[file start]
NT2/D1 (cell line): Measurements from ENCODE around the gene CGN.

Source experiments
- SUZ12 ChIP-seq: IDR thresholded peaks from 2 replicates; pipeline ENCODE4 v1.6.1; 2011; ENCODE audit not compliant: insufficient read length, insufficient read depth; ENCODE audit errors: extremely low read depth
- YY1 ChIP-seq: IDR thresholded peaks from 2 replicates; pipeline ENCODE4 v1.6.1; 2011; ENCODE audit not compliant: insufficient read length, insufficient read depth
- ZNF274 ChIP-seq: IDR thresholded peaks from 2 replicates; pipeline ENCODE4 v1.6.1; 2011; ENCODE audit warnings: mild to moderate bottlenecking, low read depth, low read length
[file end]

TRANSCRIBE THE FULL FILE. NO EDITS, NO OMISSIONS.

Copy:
NT2/D1 (cell line): Measurements from ENCODE around the gene CGN.

Source experiments
- SUZ12 ChIP-seq: IDR thresholded peaks from 2 replicates; pipeline ENCODE4 v1.6.1; 2011; ENCODE audit not compliant: insufficient read length, insufficient read depth; ENCODE audit errors: extremely low read depth
- YY1 ChIP-seq: IDR thresholded peaks from 2 replicates; pipeline ENCODE4 v1.6.1; 2011; ENCODE audit not compliant: insufficient read length, insufficient read depth
- ZNF274 ChIP-seq: IDR thresholded peaks from 2 replicates; pipeline ENCODE4 v1.6.1; 2011; ENCODE audit warnings: mild to moderate bottlenecking, low read depth, low read length